Orovada’s significance is geologic–Sawtooth Mountain. The first time we stopped drove this way we found a delightful little crafts-and-second-hand store featuring hand saws with paintings of Sawtooth Mountain, and the usual assortment of pioneer bonneted dolls and crocheted pot holders. That building has long been boarded up. The 2010 census counted 155.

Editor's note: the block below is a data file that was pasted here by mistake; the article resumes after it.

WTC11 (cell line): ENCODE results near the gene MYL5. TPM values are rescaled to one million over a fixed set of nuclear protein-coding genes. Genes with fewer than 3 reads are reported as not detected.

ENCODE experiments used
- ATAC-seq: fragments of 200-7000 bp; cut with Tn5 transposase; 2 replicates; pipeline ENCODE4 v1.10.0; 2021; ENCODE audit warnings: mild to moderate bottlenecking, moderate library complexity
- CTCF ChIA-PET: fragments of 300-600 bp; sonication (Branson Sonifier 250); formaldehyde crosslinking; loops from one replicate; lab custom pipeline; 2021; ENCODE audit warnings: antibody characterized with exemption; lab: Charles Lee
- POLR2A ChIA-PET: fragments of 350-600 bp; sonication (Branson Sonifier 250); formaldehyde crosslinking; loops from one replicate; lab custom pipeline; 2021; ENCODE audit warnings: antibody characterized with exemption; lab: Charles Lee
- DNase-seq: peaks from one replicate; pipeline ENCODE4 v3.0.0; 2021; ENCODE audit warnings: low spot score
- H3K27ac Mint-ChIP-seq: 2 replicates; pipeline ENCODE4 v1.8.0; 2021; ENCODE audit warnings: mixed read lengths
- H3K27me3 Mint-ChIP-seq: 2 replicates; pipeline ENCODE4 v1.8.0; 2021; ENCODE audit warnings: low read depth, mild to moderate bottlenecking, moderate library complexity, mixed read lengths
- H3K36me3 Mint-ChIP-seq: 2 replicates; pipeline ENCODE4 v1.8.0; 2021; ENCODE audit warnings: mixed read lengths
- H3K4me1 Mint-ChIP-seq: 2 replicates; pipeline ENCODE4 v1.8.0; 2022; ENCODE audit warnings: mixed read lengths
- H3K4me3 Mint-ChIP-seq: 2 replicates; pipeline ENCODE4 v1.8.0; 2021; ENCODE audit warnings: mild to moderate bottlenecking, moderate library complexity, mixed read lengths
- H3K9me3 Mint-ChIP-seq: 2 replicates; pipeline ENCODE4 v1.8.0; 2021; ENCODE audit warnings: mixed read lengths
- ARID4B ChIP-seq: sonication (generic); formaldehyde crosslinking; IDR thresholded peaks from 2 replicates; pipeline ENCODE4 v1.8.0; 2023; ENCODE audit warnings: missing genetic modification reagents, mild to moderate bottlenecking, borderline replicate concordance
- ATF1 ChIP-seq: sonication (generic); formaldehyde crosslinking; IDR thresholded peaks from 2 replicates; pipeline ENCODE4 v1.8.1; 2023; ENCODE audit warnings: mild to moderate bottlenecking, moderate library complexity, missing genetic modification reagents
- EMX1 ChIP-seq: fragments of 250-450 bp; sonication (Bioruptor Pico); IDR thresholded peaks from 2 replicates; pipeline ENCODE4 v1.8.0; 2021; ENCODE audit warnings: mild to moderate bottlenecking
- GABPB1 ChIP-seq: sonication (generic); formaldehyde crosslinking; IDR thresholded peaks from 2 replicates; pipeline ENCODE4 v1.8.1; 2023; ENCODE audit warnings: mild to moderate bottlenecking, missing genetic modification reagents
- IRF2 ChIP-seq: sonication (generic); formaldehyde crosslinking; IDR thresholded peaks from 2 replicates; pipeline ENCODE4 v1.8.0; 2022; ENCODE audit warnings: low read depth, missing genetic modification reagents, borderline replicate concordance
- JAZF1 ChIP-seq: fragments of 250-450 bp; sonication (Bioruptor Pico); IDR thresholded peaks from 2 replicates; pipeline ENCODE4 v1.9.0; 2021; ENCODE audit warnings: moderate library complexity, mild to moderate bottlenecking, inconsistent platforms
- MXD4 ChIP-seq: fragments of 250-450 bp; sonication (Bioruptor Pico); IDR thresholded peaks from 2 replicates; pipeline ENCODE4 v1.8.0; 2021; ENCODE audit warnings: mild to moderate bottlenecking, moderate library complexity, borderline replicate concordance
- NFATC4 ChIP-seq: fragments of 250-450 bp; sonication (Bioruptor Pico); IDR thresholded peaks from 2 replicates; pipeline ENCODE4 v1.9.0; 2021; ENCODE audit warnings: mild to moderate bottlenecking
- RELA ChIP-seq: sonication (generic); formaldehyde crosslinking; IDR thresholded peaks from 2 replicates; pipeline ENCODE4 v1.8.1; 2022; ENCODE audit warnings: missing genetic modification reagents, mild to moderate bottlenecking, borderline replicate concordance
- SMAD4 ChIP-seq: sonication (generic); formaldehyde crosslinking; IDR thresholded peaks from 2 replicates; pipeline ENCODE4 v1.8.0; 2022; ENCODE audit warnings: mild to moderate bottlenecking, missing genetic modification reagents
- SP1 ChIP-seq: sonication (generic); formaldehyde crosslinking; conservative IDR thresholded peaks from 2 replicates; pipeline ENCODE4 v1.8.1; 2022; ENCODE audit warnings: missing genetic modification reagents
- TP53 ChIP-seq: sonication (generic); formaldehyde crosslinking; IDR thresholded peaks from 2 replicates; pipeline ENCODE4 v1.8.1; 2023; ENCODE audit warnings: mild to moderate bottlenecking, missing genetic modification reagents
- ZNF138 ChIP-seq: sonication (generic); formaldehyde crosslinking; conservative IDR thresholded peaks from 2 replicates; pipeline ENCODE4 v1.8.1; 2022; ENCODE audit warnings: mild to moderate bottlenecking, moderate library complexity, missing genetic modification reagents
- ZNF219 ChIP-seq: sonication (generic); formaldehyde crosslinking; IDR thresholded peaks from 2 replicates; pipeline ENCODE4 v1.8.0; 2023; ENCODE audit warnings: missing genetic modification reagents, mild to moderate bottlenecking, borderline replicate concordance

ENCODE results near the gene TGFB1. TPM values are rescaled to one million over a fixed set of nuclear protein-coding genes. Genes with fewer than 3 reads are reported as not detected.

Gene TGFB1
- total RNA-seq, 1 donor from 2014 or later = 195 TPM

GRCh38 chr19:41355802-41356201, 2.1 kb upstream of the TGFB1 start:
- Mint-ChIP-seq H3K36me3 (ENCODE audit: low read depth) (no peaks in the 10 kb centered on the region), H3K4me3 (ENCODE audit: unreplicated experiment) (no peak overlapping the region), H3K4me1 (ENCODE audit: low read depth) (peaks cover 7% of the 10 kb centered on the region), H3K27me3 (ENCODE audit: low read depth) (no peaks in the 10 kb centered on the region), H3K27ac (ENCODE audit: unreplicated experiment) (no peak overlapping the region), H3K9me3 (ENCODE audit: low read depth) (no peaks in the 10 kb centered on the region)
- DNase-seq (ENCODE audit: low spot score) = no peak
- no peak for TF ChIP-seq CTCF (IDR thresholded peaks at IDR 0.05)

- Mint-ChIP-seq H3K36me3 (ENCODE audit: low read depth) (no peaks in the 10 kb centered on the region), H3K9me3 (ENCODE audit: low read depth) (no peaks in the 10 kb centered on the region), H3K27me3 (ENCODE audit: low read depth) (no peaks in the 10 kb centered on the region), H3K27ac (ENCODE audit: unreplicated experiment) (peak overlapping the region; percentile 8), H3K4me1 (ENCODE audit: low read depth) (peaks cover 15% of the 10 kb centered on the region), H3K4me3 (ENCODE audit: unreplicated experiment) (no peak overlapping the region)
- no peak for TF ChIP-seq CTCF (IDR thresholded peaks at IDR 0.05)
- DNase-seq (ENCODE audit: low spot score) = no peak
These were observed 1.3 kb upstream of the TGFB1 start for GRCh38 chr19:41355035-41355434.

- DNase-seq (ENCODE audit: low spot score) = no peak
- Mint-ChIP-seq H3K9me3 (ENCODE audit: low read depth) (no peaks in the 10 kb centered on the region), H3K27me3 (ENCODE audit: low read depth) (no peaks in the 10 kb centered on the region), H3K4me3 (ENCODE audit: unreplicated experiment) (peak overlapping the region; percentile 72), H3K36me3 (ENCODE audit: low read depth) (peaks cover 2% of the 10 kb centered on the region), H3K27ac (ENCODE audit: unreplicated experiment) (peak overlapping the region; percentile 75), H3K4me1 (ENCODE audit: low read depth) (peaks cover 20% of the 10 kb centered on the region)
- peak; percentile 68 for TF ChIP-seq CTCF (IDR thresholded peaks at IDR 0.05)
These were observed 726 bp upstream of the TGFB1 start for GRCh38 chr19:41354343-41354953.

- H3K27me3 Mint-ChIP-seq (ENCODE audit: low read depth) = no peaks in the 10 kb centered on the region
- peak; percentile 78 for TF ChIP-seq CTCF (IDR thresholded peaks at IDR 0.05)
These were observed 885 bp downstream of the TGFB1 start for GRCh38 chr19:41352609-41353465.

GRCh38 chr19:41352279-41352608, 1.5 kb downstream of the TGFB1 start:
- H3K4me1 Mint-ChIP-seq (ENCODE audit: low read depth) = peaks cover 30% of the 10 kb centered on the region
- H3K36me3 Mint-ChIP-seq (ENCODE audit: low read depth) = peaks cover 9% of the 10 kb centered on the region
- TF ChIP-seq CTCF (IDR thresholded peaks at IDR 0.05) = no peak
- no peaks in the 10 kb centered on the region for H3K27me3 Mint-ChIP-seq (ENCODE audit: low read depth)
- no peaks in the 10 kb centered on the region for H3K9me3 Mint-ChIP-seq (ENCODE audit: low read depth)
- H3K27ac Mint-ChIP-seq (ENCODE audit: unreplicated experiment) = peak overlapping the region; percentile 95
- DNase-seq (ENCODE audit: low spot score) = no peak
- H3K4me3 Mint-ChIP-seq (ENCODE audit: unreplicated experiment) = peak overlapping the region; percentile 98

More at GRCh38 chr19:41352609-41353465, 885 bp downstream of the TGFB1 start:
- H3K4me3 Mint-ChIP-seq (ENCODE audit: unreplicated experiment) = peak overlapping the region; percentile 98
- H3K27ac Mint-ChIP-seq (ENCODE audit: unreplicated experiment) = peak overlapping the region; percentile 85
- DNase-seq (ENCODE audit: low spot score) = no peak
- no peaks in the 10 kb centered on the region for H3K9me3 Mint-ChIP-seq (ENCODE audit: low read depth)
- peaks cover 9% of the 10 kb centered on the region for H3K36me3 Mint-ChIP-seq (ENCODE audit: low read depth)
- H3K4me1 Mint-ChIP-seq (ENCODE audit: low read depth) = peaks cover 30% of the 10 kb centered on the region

When we approach from the north, Sawtooth is quite startling as it stands out from the predominantly worn-down and rounded range of hills. Those to the south are more rugged, but not like Sawtooth.
Somewhere we “learned” that the town of Orovada was thought to be established on the Oregon-Nevada border, but more accurate surveys placed it firmly in Nevada and the name Oregon+Nevada stuck. It’s a good idea to check “facts.” According to e-Podunk.com, the name is Oro, Spanish for “gold,” plus Nevada. That certainly explains the spelling.